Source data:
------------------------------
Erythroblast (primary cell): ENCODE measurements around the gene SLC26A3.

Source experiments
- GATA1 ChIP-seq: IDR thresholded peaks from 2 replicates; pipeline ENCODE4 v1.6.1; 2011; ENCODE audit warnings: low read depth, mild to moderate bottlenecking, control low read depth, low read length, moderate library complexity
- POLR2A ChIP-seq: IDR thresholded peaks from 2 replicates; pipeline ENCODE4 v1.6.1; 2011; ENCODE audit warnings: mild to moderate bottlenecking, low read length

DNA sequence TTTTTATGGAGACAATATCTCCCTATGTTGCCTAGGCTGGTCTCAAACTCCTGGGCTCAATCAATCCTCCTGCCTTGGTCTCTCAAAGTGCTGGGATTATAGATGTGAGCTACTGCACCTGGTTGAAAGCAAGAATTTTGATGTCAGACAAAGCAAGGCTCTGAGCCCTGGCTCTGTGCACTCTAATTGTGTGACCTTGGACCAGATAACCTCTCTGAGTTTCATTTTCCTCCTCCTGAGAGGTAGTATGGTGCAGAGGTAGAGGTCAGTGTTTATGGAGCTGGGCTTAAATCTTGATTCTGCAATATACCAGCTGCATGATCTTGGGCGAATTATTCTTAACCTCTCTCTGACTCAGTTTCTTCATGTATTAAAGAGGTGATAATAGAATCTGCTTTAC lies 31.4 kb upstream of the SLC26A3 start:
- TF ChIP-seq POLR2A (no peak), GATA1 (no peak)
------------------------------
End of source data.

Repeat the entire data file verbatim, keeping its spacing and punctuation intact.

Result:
Erythroblast (primary cell): ENCODE measurements around the gene SLC26A3.

Source experiments
- GATA1 ChIP-seq: IDR thresholded peaks from 2 replicates; pipeline ENCODE4 v1.6.1; 2011; ENCODE audit warnings: low read depth, mild to moderate bottlenecking, control low read depth, low read length, moderate library complexity
- POLR2A ChIP-seq: IDR thresholded peaks from 2 replicates; pipeline ENCODE4 v1.6.1; 2011; ENCODE audit warnings: mild to moderate bottlenecking, low read length

DNA sequence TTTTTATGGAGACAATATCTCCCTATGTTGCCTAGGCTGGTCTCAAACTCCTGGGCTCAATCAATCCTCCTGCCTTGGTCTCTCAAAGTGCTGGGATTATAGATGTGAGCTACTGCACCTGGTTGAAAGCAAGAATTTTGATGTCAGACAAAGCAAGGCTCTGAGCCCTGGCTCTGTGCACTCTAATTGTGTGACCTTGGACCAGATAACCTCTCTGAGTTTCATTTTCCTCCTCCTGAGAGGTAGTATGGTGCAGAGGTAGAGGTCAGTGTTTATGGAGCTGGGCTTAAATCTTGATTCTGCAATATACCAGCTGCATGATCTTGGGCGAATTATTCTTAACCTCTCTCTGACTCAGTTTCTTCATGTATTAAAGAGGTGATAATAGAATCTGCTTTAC lies 31.4 kb upstream of the SLC26A3 start:
- TF ChIP-seq POLR2A (no peak), GATA1 (no peak)